In an increasingly phantasmagorical world, here’s my present fantasy of choice: someone from General Keith Alexander’s outfit, the National Security Agency, tracks down H.G. Wells’s time machine in the attic of an old house in London. Britain’s subservient Government Communications Headquarters, its version of the NSA, is paid off and the contraption is flown to Fort Meade, Maryland, where it’s put back in working order. Alexander then revs it up and heads not into the future like Wells to see how our world ends, but into the past to offer a warning to Americans about what’s to come … //
… Why Orwell Was Wrong: … //
… The Decade of the Stunned Superpower: … //
… Pax Americana Dreams: … //
… The Dark Matter of Global Power: … //
Today, almost 12 years after 9/11, the U.S. position in the world seems even more singular. Militarily speaking, the Global War on Terror continues, however namelessly, in the Obama era in places as distant as Pakistan, Yemen, and Somalia. The U.S. military remains heavily deployed in the Greater Middle East, though it has pulled out of Iraq and is drawing down in Afghanistan. In recent years, U.S. power has, in an exceedingly public manner, been “pivoting” to Asia, where the building of new bases, as well as the deployment of new troops and weaponry, to “contain” that imagined future superpower China has been proceeding apace.
At the same time, the U.S. military has been ever-so-quietly pivoting to Africa where, as TomDispatch’s Nick Turse reports, its presence is spreading continent-wide. American military bases still dot the planet in remarkable profusion, numbering perhaps 1,000 at a moment when no other nation on Earth has more than a handful outside its territory.
The reach of Washington’s surveillance and intelligence networks is unique in the history of the planet. The ability of its drone air fleet to assassinate enemies almost anywhere is unparalleled. Europe and Japan remain so deeply integrated into the American global system as to be essentially a part of its power-projection capabilities.
This should be the dream formula for a world dominator and yet no one can look at Planet Earth today and not see that the single superpower, while capable of creating instability and chaos, is limited indeed in its ability to control developments. Its president can’t even form a “coalition of the willing” to launch a limited series of missile attacks on the military facilities of the Syrian regime of Bashar al-Assad. From Latin America to the Greater Middle East, the American system is visibly weakening, while at home, inequality and poverty are on the rise, infrastructure crumbles, and national politics is in a state of permanent “gridlock.”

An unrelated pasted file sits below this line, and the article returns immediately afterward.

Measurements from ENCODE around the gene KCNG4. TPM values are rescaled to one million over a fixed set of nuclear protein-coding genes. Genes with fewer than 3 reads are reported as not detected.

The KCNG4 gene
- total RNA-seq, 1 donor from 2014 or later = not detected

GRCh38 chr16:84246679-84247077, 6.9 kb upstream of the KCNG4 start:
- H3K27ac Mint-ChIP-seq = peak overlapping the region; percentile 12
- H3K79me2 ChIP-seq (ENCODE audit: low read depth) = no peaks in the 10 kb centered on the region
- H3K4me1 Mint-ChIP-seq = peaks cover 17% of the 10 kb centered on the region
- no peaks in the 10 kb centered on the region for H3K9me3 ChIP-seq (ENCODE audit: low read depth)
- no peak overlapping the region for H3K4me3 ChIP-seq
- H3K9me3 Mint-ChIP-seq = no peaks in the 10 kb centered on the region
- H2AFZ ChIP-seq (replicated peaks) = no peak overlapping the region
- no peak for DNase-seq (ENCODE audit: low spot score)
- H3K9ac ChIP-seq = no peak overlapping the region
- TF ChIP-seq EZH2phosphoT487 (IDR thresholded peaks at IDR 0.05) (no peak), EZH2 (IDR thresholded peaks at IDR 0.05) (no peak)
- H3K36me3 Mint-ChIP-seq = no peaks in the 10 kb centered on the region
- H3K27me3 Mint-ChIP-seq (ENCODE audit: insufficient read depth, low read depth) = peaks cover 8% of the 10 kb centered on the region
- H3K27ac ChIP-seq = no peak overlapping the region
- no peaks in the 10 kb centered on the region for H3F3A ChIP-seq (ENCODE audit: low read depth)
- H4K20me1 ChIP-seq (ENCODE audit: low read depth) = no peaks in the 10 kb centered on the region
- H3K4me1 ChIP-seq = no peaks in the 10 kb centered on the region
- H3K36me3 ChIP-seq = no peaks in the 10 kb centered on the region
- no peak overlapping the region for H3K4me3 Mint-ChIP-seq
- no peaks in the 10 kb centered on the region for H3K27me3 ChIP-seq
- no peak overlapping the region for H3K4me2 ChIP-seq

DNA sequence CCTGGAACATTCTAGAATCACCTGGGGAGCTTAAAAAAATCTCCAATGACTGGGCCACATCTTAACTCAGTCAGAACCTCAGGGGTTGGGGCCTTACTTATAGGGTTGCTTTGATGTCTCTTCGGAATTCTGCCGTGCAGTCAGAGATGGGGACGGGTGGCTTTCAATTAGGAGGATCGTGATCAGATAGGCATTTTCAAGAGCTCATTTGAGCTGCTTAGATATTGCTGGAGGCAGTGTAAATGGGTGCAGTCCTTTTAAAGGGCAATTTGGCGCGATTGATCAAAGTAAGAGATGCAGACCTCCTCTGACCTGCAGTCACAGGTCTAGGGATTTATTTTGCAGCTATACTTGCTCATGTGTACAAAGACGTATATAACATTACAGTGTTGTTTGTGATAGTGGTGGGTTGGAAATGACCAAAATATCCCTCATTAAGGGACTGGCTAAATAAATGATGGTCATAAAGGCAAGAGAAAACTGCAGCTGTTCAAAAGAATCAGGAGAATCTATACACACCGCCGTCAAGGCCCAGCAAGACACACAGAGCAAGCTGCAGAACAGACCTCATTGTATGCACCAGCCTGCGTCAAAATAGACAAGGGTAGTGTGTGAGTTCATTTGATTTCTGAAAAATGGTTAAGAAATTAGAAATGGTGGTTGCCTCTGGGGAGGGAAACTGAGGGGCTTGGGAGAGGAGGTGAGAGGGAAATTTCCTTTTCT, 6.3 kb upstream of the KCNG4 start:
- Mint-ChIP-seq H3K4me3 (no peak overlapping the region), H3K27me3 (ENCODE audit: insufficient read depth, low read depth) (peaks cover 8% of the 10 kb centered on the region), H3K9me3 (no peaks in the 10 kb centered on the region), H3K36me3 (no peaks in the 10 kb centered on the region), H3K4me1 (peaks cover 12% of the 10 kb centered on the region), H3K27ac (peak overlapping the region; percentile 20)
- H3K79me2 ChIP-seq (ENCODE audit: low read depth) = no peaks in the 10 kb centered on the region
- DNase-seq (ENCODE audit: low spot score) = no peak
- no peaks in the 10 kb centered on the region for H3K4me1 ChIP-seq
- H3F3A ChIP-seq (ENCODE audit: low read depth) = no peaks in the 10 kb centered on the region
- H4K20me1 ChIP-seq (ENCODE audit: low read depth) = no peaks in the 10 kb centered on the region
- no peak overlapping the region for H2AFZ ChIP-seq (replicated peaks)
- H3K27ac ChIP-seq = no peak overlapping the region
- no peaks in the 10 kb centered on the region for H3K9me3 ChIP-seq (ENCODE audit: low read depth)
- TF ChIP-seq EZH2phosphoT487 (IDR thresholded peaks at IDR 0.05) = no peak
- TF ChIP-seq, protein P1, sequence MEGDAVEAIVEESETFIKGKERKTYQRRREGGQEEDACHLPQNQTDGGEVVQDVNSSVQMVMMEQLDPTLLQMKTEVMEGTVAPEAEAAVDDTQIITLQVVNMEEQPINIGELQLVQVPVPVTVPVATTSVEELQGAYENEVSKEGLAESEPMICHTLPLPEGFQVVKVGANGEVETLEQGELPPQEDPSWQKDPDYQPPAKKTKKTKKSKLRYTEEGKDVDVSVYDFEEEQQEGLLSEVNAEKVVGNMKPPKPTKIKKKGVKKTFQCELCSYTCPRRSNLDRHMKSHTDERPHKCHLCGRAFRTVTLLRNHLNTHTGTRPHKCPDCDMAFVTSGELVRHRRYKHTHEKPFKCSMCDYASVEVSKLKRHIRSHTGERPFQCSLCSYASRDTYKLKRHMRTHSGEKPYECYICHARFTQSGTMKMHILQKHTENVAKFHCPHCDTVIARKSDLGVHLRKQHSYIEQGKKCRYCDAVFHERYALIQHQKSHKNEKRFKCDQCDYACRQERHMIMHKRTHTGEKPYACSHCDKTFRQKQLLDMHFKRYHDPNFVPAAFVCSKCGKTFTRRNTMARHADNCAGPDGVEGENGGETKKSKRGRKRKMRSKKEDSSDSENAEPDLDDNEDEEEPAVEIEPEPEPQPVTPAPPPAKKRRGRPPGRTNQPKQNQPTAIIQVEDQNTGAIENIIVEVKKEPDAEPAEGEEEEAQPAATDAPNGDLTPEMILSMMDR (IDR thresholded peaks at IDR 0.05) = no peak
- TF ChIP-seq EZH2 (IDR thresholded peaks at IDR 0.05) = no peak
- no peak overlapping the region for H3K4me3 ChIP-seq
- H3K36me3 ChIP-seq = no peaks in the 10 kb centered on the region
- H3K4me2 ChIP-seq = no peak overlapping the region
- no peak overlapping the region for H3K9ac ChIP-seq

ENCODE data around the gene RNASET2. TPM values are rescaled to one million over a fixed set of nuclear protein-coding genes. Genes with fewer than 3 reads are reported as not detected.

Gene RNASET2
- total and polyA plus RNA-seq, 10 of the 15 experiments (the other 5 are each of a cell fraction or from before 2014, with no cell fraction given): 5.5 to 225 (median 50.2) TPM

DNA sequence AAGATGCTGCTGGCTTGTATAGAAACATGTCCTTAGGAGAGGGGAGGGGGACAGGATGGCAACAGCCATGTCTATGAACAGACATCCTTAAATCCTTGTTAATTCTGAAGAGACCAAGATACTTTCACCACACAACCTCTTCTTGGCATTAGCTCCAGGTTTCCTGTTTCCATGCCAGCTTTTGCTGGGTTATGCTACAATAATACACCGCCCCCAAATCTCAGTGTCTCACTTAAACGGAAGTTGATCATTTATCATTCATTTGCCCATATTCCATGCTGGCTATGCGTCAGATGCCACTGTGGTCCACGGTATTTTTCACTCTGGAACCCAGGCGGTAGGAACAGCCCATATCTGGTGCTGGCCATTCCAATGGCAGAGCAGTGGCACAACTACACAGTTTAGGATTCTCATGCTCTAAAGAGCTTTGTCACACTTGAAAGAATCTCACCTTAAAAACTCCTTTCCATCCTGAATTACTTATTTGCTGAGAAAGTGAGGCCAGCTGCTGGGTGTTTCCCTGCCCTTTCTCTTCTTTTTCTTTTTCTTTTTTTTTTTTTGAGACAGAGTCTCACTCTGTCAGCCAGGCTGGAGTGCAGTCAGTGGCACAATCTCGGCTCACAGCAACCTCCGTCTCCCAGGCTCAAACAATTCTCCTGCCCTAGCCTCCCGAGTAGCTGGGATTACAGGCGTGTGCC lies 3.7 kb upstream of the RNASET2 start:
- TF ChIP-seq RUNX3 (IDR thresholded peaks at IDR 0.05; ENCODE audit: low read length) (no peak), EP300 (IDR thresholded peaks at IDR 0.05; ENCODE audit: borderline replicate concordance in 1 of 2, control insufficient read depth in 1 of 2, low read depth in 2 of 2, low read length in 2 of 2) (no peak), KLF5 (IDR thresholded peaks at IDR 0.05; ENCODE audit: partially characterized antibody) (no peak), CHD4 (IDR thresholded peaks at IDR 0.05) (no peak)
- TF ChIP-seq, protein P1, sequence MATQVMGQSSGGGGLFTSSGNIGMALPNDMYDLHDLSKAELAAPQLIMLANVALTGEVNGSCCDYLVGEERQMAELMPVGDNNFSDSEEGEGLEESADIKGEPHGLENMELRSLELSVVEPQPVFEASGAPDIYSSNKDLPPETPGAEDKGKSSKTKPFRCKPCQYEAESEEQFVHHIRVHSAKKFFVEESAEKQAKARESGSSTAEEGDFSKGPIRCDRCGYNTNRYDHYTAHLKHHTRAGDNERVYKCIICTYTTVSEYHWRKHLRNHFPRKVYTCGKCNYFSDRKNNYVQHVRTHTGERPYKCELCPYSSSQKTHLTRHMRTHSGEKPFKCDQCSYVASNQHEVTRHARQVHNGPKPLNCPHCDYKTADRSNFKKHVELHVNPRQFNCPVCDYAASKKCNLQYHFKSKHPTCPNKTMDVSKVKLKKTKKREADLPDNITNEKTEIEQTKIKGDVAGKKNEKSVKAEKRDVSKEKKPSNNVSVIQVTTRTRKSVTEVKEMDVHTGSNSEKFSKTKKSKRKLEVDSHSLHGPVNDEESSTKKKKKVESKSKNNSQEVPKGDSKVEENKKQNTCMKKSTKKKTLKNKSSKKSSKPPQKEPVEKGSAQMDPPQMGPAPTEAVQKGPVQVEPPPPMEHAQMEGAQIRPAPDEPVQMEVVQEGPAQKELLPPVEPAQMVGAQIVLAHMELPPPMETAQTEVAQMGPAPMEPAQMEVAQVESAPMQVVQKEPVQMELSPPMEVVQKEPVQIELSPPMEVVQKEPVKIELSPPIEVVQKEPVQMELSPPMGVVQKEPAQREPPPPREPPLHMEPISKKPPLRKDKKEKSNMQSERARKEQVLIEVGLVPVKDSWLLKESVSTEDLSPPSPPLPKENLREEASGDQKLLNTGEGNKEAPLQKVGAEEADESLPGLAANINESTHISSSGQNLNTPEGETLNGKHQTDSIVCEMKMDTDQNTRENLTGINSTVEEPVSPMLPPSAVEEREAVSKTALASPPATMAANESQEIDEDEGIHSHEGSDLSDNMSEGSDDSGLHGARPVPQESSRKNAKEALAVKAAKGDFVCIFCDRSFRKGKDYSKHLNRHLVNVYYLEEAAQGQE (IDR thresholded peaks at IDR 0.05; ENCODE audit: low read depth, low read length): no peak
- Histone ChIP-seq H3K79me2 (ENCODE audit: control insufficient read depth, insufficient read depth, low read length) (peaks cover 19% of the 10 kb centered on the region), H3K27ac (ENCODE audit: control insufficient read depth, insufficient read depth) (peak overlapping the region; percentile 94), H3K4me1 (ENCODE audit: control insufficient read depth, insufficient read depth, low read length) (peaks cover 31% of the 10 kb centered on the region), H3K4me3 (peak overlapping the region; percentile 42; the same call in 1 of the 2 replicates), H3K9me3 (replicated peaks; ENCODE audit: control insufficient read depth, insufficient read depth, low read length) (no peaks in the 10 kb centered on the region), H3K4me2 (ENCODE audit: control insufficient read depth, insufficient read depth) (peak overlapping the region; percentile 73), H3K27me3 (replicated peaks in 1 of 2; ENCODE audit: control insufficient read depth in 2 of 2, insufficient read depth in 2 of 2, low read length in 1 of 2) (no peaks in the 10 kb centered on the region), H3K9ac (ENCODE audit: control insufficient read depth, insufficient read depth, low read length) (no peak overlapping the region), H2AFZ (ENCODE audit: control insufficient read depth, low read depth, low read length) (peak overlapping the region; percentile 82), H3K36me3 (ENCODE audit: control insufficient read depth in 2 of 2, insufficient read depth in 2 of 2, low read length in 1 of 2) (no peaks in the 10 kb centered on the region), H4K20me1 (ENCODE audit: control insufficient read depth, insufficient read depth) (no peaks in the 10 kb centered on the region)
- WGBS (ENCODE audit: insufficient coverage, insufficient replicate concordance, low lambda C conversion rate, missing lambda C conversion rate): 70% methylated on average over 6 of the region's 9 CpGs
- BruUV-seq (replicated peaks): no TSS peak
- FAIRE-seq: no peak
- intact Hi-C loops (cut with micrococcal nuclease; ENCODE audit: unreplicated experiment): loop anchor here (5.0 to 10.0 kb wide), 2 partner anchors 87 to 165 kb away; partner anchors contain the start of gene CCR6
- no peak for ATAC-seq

Such a world should be fantastical enough for the wildest sort of dystopian fiction, for perhaps a novel titled 2014. What, after all, are we to make of a planet with a single superpower that lacks genuine enemies of any significance and that, to all appearances, has nonetheless been fighting a permanent global war with… well, itself — and appears to be losing?
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(Tom Engelhardt, co-founder of the American Empire Project and author of The United States of Fear as well as a history of the Cold War, The End of Victory Culture (recently published in a Kindle edition), runs the Nation Institute’s TomDispatch.com, where this article first appeared. His latest book, co-authored with Nick Turse, is Terminator Planet: The First History of Drone Warfare, 2001-2050).
The Secret War, on wired.com, by James Bamford, June 12, 2013;
Tomgram: The Most Dangerous Moment, 50 Years Later, on TomDispatch, by Noam Chomsky, October 15, 2012;
Cuban Missile Crisis Address to the Nation, by John F. Kennedy, delivered October 1962, published on American Rhetoric Blog.